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  • Caitlin McHale

De-stress Your Body & Mind With Breathing (The thing we do 30,000 times a day without a thought...)


Learn to regain your focus & control when it counts the most


~ Weddings, Graduations or a special day


~ Interviews or presentations


~ Struggling to get to sleep

~ Exams or assignments

~ Important conversations


~ Tasks you hate doing



…. These are all examples of situations in which we can find ourselves becoming tense, nervous or anxious, but we want the best possible results we can get from them.


We often go through things in our day to day life that cause us to begin to panic or feel uneasy. You may even find yourself feeling this way with no idea what’s causing it. 


I believe it’s possible to get the very best results out of our challenges by giving our bodies and minds a nudge in the right direction, and a way to do this is by simply breathing. Breathing exercises have a way of dealing with the bodies physical reaction to stress, which, in turn, can calm your thoughts and allow you to regain focus and control.


When we’re experiencing stress, uncertainty or discomfort, our breathing can become very shallow. You might have a tense or locked jaw, stiff shoulders, and your breathing will occur high up in the chest area. You might feel dizzy and feel your heart beating very fast. Aside from these symptoms, we don’t always make our best decisions or seem ourselves when we’re stressed.


So... here are a few exercises that I recommend using! I often use these with singing or acting students for efficient breathing or to help with performance anxiety… but they also help me in any sort of important situation, and I hope, will help you out too! They can be done any time, any place, whether you're at home, adding this routine into your gym work out, or want to discreetly use them on trains or in the office.






1 Lowering The Breath


Before you start this exercise, just exhale. Like I always say: when in doubt, breathe out.


Lowering your breath means that we're trying to inhale into a deeper zone of your body.


~ Put a hand on your chest and breathe in and out a few times as you are currently. Feel the breath rising up and down in this shallow area of your body.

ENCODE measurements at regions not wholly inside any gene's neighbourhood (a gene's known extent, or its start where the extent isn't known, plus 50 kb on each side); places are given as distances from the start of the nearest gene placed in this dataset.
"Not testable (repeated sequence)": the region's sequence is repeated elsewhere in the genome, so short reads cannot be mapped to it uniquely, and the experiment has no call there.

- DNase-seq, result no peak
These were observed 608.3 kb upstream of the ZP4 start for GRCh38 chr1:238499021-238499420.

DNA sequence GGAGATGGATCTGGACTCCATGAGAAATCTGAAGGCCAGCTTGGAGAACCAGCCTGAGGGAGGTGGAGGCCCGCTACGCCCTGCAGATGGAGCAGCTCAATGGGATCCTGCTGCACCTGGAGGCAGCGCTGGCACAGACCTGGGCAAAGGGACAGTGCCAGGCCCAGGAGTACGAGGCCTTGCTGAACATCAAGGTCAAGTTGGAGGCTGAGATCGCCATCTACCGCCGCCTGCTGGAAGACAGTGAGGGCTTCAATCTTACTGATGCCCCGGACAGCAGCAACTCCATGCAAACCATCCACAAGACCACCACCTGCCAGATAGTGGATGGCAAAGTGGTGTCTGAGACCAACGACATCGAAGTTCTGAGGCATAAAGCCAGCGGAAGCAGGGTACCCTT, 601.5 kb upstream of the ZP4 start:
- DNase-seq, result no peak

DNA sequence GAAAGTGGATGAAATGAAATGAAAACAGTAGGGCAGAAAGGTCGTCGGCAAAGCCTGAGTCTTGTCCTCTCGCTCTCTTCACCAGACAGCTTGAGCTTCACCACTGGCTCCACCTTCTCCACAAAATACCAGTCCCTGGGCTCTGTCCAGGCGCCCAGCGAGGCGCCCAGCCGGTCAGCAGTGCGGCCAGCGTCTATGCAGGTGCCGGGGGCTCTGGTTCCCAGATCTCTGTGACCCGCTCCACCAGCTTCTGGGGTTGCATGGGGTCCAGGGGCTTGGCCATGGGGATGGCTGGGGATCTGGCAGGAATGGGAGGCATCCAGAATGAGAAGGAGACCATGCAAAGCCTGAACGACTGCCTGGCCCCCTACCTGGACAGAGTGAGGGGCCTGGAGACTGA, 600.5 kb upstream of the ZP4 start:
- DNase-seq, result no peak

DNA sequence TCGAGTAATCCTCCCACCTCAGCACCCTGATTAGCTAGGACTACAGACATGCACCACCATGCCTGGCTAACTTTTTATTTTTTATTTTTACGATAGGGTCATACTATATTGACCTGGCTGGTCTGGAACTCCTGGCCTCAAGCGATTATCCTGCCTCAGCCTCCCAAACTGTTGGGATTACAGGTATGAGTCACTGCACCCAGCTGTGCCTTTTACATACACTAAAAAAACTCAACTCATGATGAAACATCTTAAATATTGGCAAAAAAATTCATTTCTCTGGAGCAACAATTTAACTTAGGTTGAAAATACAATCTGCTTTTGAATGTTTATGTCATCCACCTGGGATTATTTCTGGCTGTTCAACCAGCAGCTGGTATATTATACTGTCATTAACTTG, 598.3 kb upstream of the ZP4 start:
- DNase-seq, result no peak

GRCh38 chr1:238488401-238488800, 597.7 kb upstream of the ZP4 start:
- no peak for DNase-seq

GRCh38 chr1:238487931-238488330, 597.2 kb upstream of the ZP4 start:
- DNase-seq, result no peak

~ Move your hand to the area just below your chest towards the centre of your torso. Press your fingers into the area a little, and try to direct the air you breathe to this point instead. You should feel pressure against your hand as you inhale. 


~ Now move your hand to the lowest area of your stomach. Close you eyes and imagine the air moving all the way down your body and hitting the pit of your lungs as you inhale. As you do so, the area under your hands should expand as the lungs fill with air, and slowly deflate as you breathe out. Your shoulders and chest should be relaxed and unmoving.


You have now achieved a nice, low breath! This is the way we breathe when we’re relaxed or asleep. By encouraging your body do this you should have reduced symptoms of stress; perhaps calming your mind in the process too.



2. Timed Breathing



Now you have a low breath, you can try some timed breathing. This gives you a task to focus on other than whatever is worrying you.


~ Aiming the breath in the same low area, inhale through the nose for 8 seconds. If you feel full up of air and unable to continue inhaling before the 8 seconds in up, try again but with a slower, more controlled intake of breath this time. Breathe out of the mouth for 8 seconds, again making sure the breath creeps out slowly over the time period and not in one big rush.


~Repeat the process but for six seconds. Then four, and then two seconds. 


~ If you find yourself enjoying this and progressing well, try adding 12 and 10 seconds to the start of the process.



3. Adding in your favourite stretches or music...



~ You can try breathing slowly in this way in 4, 8 or 12 second periods to keep in time with a song that relaxes you or makes you happy. You could do this discreetly in an office or on the train with headphones in.


~ If you’re somewhere you can move about, you can add stretches to your breathing, for example, lifting your arms above your head, rolling your shoulders backwards and forwards, stretching your neck gently from side to side, or even lying down on the floor or in a prayer stretch.



Use whatever feels best for you!





So... just a few of my simple ways to use breathing to calm your mind and body, and regain focus.

Whether you struggle with anxiety, have a stressful job, or simply like to stay in tune with your breathing for relaxation, I hope these exercises help you to get the very best results out of all your challenges!


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